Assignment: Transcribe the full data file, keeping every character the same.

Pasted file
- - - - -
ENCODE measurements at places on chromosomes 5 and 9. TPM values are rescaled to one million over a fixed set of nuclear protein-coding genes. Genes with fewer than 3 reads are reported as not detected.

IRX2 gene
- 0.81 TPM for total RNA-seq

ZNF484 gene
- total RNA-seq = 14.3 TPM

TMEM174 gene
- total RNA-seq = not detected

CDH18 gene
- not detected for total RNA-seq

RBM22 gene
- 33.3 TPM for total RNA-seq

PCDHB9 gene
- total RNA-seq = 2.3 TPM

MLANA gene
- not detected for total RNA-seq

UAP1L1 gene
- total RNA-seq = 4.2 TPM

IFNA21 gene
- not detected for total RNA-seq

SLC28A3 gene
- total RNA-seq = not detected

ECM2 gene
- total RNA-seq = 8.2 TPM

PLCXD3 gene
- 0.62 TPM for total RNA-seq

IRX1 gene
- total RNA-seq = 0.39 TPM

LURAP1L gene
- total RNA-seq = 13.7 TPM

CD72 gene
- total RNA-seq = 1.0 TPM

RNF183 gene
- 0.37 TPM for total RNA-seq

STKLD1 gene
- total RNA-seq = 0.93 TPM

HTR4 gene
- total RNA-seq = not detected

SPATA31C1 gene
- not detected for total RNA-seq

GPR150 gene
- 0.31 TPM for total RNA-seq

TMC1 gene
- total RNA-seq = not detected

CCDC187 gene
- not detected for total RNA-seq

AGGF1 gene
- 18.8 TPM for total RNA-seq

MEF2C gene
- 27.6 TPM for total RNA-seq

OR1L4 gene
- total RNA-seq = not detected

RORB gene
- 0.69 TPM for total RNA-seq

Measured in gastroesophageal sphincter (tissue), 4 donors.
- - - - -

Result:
ENCODE measurements at places on chromosomes 5 and 9. TPM values are rescaled to one million over a fixed set of nuclear protein-coding genes. Genes with fewer than 3 reads are reported as not detected.

IRX2 gene
- 0.81 TPM for total RNA-seq

ZNF484 gene
- total RNA-seq = 14.3 TPM

TMEM174 gene
- total RNA-seq = not detected

CDH18 gene
- not detected for total RNA-seq

RBM22 gene
- 33.3 TPM for total RNA-seq

PCDHB9 gene
- total RNA-seq = 2.3 TPM

MLANA gene
- not detected for total RNA-seq

UAP1L1 gene
- total RNA-seq = 4.2 TPM

IFNA21 gene
- not detected for total RNA-seq

SLC28A3 gene
- total RNA-seq = not detected

ECM2 gene
- total RNA-seq = 8.2 TPM

PLCXD3 gene
- 0.62 TPM for total RNA-seq

IRX1 gene
- total RNA-seq = 0.39 TPM

LURAP1L gene
- total RNA-seq = 13.7 TPM

CD72 gene
- total RNA-seq = 1.0 TPM

RNF183 gene
- 0.37 TPM for total RNA-seq

STKLD1 gene
- total RNA-seq = 0.93 TPM

HTR4 gene
- total RNA-seq = not detected

SPATA31C1 gene
- not detected for total RNA-seq

GPR150 gene
- 0.31 TPM for total RNA-seq

TMC1 gene
- total RNA-seq = not detected

CCDC187 gene
- not detected for total RNA-seq

AGGF1 gene
- 18.8 TPM for total RNA-seq

MEF2C gene
- 27.6 TPM for total RNA-seq

OR1L4 gene
- total RNA-seq = not detected

RORB gene
- 0.69 TPM for total RNA-seq

Measured in gastroesophageal sphincter (tissue), 4 donors.